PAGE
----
RS: A lot has been said by the critics about Sheila Chandra’s symbolism. Could you please tell our readers what ‘Sheila Chandra’ represents for you? What do you mean when you say ‘Sheila Chandra lost her voice along the same time I found mine.’

KA:   She’s a magnificent artist, the way she uses her voice, the way she sings from breath and bone. She did lose her voice, she no longer sings. To me it is the same as the destruction of a great painting or sculpture, a tragedy in the history of human art. And chronologically she was losing her voice in the same year I was writing my book Bright Felon, a book which I felt released me—not necessarily formally but spiritually. I felt like a new writer after I had finished that book. But I think a person has many rebirths within one life. I feel as if new at this present moment as well. New as a writer anyhow, about to try something new in language.

RS: Your writings are about music or one of the art forms. At the heart of some of your writings is an artist- a violinist in The Secret Room or a sculptor in Quinn’s Passage. Some begin with musical scores like Silver Road that begins with Yoko Ono’s ‘Secret Piece.’ Uncle Sharif’s Life in Music and The Voice of Sheila Chandra are also about music. Your writings (both poetry & prose) have a lyrical and melodious quality. What is it about music that attracts you and how have you seamlessly blended music into your poetry (way beyond the musicality inherent in any form of verse)?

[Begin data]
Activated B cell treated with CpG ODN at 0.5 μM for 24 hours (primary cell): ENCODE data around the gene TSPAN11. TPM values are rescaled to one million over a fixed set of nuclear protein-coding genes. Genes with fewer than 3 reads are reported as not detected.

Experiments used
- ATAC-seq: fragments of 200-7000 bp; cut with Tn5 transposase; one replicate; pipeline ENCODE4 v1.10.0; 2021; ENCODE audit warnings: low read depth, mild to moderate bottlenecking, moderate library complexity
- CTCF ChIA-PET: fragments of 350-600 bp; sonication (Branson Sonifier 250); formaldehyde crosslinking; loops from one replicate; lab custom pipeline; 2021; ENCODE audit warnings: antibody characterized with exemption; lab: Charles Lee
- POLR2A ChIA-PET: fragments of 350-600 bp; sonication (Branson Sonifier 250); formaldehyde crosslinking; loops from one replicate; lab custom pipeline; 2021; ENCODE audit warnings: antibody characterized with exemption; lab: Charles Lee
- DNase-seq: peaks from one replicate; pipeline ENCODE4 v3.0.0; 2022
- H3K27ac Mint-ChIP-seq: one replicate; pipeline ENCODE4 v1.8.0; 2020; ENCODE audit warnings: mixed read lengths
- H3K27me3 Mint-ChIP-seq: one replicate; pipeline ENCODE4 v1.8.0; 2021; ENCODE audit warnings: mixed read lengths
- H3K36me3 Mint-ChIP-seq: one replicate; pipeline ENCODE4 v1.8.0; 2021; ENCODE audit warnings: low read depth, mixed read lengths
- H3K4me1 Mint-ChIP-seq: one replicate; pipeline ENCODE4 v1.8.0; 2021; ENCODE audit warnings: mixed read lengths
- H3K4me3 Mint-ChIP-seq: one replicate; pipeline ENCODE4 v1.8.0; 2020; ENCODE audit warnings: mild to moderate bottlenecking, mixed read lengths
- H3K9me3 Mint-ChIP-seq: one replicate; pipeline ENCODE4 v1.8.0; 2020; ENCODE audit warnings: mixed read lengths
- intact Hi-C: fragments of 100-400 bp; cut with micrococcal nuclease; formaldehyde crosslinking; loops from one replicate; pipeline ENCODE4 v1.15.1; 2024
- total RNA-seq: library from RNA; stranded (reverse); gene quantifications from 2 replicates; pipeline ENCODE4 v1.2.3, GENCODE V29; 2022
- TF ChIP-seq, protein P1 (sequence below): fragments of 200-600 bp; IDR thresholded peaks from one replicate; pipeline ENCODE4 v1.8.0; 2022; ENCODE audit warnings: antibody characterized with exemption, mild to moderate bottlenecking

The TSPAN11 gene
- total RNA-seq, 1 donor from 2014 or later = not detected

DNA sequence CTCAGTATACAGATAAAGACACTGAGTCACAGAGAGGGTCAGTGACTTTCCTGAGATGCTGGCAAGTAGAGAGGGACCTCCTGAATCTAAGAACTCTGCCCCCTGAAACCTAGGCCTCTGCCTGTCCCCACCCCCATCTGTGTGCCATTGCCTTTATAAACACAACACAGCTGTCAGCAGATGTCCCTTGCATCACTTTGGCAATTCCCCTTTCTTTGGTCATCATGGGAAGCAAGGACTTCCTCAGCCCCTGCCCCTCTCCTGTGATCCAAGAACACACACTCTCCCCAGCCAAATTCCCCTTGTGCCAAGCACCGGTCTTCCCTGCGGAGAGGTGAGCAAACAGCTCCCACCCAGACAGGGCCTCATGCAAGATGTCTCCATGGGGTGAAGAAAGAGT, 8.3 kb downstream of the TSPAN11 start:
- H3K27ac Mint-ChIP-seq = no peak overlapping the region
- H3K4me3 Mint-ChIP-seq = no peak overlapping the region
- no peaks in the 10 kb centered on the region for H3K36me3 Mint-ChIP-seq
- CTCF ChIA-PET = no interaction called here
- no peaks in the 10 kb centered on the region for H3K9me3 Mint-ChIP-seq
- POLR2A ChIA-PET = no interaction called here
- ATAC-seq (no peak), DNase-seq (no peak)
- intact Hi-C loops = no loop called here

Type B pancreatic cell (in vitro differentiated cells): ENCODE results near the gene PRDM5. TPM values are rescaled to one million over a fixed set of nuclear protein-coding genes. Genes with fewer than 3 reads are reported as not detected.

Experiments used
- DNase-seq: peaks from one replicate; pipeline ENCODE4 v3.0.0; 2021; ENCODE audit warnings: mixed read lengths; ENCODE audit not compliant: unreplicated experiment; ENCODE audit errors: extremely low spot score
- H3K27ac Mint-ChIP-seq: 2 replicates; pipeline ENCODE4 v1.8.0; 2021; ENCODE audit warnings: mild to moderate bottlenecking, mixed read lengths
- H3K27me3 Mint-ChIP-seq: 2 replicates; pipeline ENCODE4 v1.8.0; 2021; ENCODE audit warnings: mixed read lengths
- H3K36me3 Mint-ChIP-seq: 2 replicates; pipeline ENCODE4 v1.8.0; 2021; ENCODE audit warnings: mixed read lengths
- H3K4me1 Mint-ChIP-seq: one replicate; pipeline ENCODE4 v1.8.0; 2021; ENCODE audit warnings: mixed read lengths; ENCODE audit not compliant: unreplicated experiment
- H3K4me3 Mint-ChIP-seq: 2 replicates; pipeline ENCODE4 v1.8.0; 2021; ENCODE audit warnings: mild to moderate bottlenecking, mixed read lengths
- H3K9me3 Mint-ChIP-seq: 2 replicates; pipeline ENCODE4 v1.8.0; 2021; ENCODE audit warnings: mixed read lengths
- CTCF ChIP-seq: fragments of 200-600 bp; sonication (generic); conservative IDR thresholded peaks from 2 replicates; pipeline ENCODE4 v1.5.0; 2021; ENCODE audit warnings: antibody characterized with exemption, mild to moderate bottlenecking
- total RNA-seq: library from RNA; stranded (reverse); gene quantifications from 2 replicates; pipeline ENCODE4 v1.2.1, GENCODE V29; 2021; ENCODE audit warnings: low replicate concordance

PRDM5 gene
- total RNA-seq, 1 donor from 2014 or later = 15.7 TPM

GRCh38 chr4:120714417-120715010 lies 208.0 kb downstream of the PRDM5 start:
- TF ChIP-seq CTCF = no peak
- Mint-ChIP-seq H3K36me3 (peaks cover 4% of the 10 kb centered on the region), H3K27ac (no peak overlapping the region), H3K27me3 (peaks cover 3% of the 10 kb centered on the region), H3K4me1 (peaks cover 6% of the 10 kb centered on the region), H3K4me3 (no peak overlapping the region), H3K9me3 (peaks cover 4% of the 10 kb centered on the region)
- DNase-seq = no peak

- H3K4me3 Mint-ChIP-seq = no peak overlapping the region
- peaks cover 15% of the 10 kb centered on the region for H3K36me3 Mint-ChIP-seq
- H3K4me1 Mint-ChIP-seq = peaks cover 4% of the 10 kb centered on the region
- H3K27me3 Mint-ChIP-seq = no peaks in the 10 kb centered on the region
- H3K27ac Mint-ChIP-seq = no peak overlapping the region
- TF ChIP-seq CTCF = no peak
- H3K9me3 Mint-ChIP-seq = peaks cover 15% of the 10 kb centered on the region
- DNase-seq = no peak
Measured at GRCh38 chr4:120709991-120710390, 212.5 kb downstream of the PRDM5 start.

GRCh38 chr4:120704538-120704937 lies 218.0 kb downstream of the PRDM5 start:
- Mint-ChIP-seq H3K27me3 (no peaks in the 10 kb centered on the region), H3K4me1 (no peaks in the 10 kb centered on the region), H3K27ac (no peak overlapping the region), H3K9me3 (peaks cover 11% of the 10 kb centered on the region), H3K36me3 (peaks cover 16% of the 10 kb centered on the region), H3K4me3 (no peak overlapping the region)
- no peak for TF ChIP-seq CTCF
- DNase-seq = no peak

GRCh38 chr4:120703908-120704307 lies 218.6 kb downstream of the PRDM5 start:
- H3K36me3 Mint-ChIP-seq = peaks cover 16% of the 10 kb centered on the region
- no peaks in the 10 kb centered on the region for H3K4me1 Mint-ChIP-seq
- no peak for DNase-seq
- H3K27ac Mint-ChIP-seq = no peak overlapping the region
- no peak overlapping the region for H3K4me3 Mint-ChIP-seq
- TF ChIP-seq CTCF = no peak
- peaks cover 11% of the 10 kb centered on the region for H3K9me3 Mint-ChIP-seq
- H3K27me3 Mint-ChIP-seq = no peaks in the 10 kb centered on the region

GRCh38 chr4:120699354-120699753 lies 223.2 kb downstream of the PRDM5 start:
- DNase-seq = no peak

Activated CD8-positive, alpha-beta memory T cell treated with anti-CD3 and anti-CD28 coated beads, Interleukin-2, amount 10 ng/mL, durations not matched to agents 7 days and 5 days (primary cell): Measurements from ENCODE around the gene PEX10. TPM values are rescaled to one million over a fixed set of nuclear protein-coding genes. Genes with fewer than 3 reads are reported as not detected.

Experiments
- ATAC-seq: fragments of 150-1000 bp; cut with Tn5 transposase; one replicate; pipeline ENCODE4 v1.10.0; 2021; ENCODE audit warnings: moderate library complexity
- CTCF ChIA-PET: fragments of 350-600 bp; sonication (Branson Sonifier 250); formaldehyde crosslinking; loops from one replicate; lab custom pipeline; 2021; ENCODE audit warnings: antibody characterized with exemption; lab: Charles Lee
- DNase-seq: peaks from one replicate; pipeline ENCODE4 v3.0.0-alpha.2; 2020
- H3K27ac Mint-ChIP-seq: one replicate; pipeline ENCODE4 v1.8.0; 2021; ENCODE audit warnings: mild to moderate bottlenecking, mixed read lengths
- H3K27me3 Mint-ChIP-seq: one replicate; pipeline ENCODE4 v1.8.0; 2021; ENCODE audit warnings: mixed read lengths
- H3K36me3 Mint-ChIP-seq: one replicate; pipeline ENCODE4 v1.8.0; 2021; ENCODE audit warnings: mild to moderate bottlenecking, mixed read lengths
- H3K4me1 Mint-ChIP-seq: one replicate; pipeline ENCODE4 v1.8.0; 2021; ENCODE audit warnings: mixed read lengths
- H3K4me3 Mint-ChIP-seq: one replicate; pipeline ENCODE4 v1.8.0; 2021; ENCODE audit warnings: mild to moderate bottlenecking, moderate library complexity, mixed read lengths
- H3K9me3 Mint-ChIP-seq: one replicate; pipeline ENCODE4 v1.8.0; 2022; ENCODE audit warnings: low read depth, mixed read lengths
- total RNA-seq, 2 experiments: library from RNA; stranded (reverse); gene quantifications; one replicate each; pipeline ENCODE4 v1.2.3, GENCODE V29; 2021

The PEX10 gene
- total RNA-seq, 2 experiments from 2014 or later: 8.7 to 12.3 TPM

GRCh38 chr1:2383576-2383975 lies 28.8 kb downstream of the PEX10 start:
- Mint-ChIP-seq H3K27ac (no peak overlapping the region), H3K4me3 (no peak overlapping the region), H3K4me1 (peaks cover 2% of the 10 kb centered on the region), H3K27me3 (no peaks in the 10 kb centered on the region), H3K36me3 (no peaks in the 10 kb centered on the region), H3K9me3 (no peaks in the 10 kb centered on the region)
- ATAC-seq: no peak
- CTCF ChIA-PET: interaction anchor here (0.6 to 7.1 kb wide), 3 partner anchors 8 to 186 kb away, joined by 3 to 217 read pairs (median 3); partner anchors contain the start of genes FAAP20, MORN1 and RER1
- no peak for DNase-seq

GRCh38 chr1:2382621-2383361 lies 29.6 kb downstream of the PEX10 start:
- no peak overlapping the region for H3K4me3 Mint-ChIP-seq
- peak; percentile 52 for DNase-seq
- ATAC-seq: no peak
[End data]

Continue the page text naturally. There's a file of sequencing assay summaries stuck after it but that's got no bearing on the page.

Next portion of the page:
KA: Thank you for noticing that! I’m not sure I have an answer except that I myself always want to make art out of the world, whether it’s in language or drawing or paint or movement. I haven’t any training as a musician; it’s one thing I always wished I could do or had done. But I love music and I love sound and I like listening to the sounds of the world—a keyboard clacking, conversation in the next room, the echo of emptiness in a house, the sound of cars driving down the street outside the window, a bird chirping. The whole world is a tapestry of sounds happening at once and I suppose a poem or a novel could be like that too. The violinist in The Secret Room is contemplating quitting and there is another character in that book who used to play a musical instrument but gave up long ago. Throughout my own life I have balanced the desire to make art with the necessary pursuit of supporting myself and my family. There’s something in that balance that any artist must contend with that is in and of itself a manifestation of the artistic process.

RS:  For the benefit of our readers please tell us about the ‘hesperine’ form of poetry that is attributed to your innovative skill.